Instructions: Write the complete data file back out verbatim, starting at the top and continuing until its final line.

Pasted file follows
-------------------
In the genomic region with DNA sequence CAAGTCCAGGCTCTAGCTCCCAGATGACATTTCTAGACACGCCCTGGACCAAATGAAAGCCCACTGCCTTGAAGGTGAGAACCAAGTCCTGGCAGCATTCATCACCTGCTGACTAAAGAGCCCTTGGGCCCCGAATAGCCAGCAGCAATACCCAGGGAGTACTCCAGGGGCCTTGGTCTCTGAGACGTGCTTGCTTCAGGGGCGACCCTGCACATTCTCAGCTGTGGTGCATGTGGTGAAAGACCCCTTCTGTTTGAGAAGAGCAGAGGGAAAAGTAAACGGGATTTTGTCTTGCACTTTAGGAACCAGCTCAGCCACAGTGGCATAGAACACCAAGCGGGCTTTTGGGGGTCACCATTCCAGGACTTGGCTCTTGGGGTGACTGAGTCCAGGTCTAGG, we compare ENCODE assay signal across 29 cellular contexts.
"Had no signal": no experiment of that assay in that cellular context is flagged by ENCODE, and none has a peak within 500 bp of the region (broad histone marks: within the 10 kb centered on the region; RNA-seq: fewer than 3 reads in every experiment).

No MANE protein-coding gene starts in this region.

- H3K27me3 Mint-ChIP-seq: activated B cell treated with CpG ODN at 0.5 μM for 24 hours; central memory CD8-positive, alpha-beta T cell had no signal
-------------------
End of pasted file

In the genomic region with DNA sequence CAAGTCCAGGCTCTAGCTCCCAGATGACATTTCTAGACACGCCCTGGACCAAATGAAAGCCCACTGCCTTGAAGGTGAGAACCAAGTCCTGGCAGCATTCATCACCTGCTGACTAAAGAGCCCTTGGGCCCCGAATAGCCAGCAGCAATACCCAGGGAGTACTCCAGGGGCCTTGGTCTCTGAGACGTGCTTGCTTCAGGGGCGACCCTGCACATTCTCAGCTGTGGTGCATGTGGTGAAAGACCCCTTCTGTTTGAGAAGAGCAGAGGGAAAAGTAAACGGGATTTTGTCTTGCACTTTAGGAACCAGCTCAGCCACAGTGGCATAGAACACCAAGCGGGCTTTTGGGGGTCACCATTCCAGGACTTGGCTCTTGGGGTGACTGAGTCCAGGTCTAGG, we compare ENCODE assay signal across 29 cellular contexts.
"Had no signal": no experiment of that assay in that cellular context is flagged by ENCODE, and none has a peak within 500 bp of the region (broad histone marks: within the 10 kb centered on the region; RNA-seq: fewer than 3 reads in every experiment).

No MANE protein-coding gene starts in this region.

- H3K27me3 Mint-ChIP-seq: activated B cell treated with CpG ODN at 0.5 μM for 24 hours; central memory CD8-positive, alpha-beta T cell had no signal